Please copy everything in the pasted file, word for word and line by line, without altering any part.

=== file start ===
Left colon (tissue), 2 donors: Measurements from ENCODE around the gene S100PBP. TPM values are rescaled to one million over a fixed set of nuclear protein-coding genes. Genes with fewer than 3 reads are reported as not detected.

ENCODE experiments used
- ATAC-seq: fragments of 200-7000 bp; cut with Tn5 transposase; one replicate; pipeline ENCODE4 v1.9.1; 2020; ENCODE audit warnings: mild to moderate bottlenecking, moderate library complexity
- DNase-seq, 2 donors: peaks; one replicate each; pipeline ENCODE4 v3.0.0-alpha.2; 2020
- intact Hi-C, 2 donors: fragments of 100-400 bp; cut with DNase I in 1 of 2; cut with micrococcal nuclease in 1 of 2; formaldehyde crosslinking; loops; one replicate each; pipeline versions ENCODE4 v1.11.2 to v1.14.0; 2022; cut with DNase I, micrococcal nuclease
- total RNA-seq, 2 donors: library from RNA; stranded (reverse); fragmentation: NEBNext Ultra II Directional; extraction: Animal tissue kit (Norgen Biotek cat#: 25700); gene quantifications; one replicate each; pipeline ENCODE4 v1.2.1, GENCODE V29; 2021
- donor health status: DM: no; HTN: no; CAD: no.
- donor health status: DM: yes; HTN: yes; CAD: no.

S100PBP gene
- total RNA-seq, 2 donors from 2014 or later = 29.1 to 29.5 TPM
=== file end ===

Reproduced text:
Left colon (tissue), 2 donors: Measurements from ENCODE around the gene S100PBP. TPM values are rescaled to one million over a fixed set of nuclear protein-coding genes. Genes with fewer than 3 reads are reported as not detected.

ENCODE experiments used
- ATAC-seq: fragments of 200-7000 bp; cut with Tn5 transposase; one replicate; pipeline ENCODE4 v1.9.1; 2020; ENCODE audit warnings: mild to moderate bottlenecking, moderate library complexity
- DNase-seq, 2 donors: peaks; one replicate each; pipeline ENCODE4 v3.0.0-alpha.2; 2020
- intact Hi-C, 2 donors: fragments of 100-400 bp; cut with DNase I in 1 of 2; cut with micrococcal nuclease in 1 of 2; formaldehyde crosslinking; loops; one replicate each; pipeline versions ENCODE4 v1.11.2 to v1.14.0; 2022; cut with DNase I, micrococcal nuclease
- total RNA-seq, 2 donors: library from RNA; stranded (reverse); fragmentation: NEBNext Ultra II Directional; extraction: Animal tissue kit (Norgen Biotek cat#: 25700); gene quantifications; one replicate each; pipeline ENCODE4 v1.2.1, GENCODE V29; 2021
- donor health status: DM: no; HTN: no; CAD: no.
- donor health status: DM: yes; HTN: yes; CAD: no.

S100PBP gene
- total RNA-seq, 2 donors from 2014 or later = 29.1 to 29.5 TPM